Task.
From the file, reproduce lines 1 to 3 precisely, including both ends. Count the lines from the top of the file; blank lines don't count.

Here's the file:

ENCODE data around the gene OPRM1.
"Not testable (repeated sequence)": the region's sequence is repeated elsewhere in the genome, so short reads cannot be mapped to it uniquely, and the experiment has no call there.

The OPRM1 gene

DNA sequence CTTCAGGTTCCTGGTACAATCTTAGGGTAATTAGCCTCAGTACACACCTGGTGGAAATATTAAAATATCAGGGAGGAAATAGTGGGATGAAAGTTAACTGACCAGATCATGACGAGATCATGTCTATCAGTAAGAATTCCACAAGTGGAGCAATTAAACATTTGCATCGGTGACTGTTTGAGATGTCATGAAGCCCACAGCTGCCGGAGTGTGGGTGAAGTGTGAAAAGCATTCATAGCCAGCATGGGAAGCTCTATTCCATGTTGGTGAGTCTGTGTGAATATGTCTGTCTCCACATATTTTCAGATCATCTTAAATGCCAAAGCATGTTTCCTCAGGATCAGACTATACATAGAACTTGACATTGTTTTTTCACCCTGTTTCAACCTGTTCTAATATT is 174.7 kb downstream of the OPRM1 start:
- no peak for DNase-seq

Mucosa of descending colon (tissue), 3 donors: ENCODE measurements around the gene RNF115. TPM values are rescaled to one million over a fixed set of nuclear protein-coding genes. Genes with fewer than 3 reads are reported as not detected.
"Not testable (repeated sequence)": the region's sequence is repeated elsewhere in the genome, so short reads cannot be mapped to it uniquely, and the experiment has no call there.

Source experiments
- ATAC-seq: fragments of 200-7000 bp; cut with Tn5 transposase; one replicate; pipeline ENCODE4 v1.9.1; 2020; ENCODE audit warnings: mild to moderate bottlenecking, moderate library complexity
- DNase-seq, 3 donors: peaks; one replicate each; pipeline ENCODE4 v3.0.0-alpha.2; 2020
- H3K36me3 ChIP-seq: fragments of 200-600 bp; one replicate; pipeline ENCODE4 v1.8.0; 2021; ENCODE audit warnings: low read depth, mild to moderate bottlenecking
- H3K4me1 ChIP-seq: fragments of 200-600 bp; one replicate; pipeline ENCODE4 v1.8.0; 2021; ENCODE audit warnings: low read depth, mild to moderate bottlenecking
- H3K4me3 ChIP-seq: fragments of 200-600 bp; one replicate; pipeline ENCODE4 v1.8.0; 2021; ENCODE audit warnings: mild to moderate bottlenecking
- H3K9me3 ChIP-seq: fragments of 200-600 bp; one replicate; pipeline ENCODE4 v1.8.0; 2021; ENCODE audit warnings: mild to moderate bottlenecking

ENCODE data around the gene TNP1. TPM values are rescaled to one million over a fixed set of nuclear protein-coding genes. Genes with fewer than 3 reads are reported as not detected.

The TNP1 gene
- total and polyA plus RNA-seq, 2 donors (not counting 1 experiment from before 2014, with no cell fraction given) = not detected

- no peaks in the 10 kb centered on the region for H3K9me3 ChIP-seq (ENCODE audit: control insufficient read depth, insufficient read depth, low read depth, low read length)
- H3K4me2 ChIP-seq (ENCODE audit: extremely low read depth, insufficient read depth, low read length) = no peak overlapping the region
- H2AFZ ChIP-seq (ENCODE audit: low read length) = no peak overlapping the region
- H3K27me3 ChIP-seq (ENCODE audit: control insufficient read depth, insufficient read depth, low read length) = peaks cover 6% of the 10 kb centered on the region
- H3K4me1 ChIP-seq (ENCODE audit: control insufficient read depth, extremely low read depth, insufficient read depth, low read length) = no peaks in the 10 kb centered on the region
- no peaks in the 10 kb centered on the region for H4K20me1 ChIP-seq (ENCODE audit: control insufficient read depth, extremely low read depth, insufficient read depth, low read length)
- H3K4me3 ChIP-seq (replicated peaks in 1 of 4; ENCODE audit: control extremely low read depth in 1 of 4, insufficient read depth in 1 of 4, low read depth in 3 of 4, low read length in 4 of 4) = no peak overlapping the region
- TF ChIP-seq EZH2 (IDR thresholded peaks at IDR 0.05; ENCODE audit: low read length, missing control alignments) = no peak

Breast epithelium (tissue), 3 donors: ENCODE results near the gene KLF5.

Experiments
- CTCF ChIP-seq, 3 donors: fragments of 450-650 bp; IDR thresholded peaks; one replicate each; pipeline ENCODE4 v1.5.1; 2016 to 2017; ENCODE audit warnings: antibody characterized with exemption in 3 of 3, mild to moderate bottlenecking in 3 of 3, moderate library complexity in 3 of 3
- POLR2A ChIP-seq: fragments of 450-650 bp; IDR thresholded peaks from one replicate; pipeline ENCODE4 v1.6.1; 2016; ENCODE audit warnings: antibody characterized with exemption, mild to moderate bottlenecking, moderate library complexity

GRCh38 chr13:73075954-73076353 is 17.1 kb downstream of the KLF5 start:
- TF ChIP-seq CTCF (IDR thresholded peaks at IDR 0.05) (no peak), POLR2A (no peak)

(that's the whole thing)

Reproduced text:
ENCODE data around the gene OPRM1.
"Not testable (repeated sequence)": the region's sequence is repeated elsewhere in the genome, so short reads cannot be mapped to it uniquely, and the experiment has no call there.

The OPRM1 gene